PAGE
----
We utilized Illumina HiSeq sequencing platform to get the Raw PE of the sample. Then, a total of 1,443,240 effective tags, with average length of 410bp per sample were retrieved from the 13 fecal samples through splicing, quality control and chimaera filtrationed. Based on a genetic distance of 3%, between Group A and Group B (p<0.05), we observed the significant differences using ANOSIM analysis. We used R software (Version 2.15.3) to draw the rarefaction curves and rank abundance curves .The rarefaction curve tended to be flat, indicating that the sequencing data of sequencing are reasonable, while the Rank Abundance curve can visually reflect the richness and uniformity of the sample (Fig. 1). The alpha diversity index and box-plot intuitively reflected the median, degree of dispersion, maximum, minimum and outlier of species diversity between Groups A and B. In Table II, it showed the statistical estimates of species richness from the total number of sequences, the coverage, and the number of OTUs from the 13 samples. The number of OUTs in Group A was higher than that in Group B (Fig. 2), and this difference was significant (Wilcox, P= 0.04< 0.05).


 

Table II.- Alpha-diversity of the thirteen Tibetan wild asses in our report.

d

Observed species

OUT

(0.03)

Goods coverage (%)

Community diversity

Community richness

Shannon

Simpson

Chao1

ACE

EK1

1535

1773

0.994

8.126

0.986

1639.943

1678.386

EK2

1457

1706

0.993

8.299

0.989

1648.256

1633.322

EK3

1575

1795

0.992

8.58

0.994

1863.535

1826.086

EK4

1361

1604

0.993

7.688

0.983

1558.251

1566.456

EK6

1168

1212

0.992

7.446

0.98

1453.503

1446.286

EK7

1350

1580

0.995

8.163

0.99

1455.236

1471.472

E1

1336

1535

0.995

8.284

0.992

1419.085

1461.033

E2

1262

1538

0.993

7.995

0.991

1490.641

1447.119

E3

1240

1432

0.995

7.935

0.986

1324.11

1363.547

E4

1079

1304

0.993

6.518

0.96

1340.57

1334.257

E5

1216

1400

0.994

7.849

0.987

1330.82

1372.455

E6

1206

1408

0.994

7.611

0.982

1390.877

1396.292

E7

1296

1550

0.995

7.248

0.959

1389.767

1426.437


 

Taxonomic composition

Twenty-five prokaryotic phyla were found in thirteen Tibetan wild ass gut microbiota samples (Fig. 3A). According to the results, the most majority of their gut flora belonged to two phyla: Bacteroidetes (44.92± 6.32%), Firmicutes (33.57 ± 5.80%) and Spirochaetes (8.45±2.58%), Fibrobacteres (8.33±5.90%). Other majority phyla were Proteobacteria (1.31 ± 0.42%), Cyanobacteria (0.84±0.70%). The main gut microbiota of the sample was also highly distributed in typical high-altitude mammals, so we hypothesized that the intestinal microbes of Tibetan wild ass may be related to sea-level adaptation. In addition, variations occurred in the microbiota community among samples, e.g., Armatimonadetes was identified only in samples EK4, E1, E3 and E6; Thermomicrobia was occurred only in samples E2 and E7; and Deinococcus-Thermus was occurred in samples EK2 and EK6. Fusobacteria was identified only in samples E4 and E7; Latescibacteria and Gemmatimonadetes were observed only in samples E7. E2, EK7 were not detected Deferribacteres.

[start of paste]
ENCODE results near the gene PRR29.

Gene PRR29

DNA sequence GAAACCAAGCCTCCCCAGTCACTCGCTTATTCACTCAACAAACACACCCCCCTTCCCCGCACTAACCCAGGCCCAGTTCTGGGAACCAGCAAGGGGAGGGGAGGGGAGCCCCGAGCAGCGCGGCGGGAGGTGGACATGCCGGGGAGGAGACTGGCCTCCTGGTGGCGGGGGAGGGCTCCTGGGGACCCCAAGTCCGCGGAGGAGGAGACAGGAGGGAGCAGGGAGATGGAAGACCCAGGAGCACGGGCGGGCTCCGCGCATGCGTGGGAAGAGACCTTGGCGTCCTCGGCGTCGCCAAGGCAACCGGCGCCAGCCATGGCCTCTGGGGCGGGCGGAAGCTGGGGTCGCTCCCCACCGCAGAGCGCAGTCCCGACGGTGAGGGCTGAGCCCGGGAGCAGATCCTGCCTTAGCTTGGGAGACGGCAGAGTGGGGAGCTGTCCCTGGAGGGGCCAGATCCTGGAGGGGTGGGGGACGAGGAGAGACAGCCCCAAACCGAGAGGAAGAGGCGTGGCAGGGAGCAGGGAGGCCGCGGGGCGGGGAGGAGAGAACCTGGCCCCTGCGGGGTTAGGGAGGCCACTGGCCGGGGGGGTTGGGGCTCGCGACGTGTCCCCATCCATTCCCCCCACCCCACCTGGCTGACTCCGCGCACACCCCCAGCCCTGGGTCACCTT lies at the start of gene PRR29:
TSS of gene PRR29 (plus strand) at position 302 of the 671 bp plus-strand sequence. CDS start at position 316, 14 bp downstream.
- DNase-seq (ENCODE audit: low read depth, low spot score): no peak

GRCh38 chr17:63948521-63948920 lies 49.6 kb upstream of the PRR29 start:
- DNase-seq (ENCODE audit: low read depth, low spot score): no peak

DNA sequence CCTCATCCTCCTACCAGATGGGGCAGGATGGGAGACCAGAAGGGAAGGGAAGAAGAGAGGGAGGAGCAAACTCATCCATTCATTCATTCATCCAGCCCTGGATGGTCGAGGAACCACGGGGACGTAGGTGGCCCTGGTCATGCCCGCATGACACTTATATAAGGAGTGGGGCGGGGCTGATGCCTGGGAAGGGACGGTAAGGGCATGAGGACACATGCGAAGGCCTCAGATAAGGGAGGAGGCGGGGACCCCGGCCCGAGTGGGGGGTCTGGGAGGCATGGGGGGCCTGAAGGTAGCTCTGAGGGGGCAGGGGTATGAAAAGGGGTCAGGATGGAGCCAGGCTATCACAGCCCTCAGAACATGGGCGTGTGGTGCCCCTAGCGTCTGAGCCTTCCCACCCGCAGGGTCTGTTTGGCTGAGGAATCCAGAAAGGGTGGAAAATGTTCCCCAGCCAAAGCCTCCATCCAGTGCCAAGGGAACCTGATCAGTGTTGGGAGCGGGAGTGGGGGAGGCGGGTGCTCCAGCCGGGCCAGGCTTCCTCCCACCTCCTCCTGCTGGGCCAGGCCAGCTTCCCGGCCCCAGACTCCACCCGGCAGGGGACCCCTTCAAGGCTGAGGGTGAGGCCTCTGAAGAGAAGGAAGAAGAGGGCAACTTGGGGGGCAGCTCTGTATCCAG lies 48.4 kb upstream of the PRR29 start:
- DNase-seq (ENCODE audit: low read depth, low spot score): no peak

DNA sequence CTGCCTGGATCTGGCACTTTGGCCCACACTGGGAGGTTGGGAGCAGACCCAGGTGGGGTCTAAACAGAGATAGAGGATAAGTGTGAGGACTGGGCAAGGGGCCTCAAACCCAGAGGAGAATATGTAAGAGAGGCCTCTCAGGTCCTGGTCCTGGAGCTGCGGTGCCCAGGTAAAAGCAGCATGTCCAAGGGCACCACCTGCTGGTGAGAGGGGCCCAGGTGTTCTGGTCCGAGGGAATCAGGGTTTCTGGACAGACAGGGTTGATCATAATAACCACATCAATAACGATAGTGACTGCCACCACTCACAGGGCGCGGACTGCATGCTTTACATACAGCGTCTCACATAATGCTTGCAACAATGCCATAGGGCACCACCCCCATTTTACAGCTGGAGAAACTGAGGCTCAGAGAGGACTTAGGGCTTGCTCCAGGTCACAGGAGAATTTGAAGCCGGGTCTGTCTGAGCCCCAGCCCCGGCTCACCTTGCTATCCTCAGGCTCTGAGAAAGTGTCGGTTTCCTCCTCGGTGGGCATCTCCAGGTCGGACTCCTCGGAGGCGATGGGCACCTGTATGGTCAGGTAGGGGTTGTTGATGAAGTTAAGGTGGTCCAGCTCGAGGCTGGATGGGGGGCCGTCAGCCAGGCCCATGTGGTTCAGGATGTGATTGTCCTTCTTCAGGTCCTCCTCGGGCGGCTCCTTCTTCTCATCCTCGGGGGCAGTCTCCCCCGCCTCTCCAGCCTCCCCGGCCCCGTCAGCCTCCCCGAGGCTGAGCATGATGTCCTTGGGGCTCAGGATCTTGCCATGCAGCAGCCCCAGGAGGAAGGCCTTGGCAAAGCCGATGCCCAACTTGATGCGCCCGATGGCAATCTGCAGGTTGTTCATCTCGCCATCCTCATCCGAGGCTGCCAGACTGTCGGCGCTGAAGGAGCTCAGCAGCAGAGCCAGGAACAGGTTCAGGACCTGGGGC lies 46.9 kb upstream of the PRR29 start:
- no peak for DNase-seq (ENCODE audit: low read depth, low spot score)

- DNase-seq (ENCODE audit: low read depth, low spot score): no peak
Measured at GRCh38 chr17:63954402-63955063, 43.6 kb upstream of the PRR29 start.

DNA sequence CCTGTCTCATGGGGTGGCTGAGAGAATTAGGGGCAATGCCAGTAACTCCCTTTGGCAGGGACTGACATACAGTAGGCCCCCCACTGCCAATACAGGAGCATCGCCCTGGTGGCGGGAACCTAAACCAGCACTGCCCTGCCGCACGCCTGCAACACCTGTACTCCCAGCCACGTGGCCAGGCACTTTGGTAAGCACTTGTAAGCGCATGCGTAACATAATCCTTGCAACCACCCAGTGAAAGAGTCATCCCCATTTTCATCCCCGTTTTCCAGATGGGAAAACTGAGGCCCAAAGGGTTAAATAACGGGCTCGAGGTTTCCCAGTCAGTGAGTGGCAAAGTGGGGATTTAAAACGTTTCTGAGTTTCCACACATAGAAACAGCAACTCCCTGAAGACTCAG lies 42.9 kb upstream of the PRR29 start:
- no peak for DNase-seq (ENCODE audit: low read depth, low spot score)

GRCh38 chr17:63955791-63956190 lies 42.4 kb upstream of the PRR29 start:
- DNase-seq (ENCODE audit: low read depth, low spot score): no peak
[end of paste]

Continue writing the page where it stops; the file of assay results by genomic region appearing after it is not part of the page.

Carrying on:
At the family level, the abundance of unclassified bacteria in the samples was 11.28%. We identified 126 families. We used the largest abundance of the top 10 species to generate species relative abundance column cumulative plot (Fig. 3B) in order to visually view the samples at different levels of classification, the relative abundance of species and their proportion. Furthermore, at the genus level, we identified 218 genera and the abundance of unclassified bacteria in the samples was 34.86%. The species relative abundance column cumulative plot at the genus level was shown in Figure 3C. To describe the distribution and proportion of gut microbiota in each animal, we classified each sample species, and then classified the species of particular statistics concern (the top 10 abundance) statistics (Fig. 4).

At the species level, the Ruminococcus_flavefaciens, rumen_bacterium_YS2, Acinetobacter_baumannii and Bacillus_anthracis are only found in Group B.


 


 

Variation of gut microbiota in plateau and plain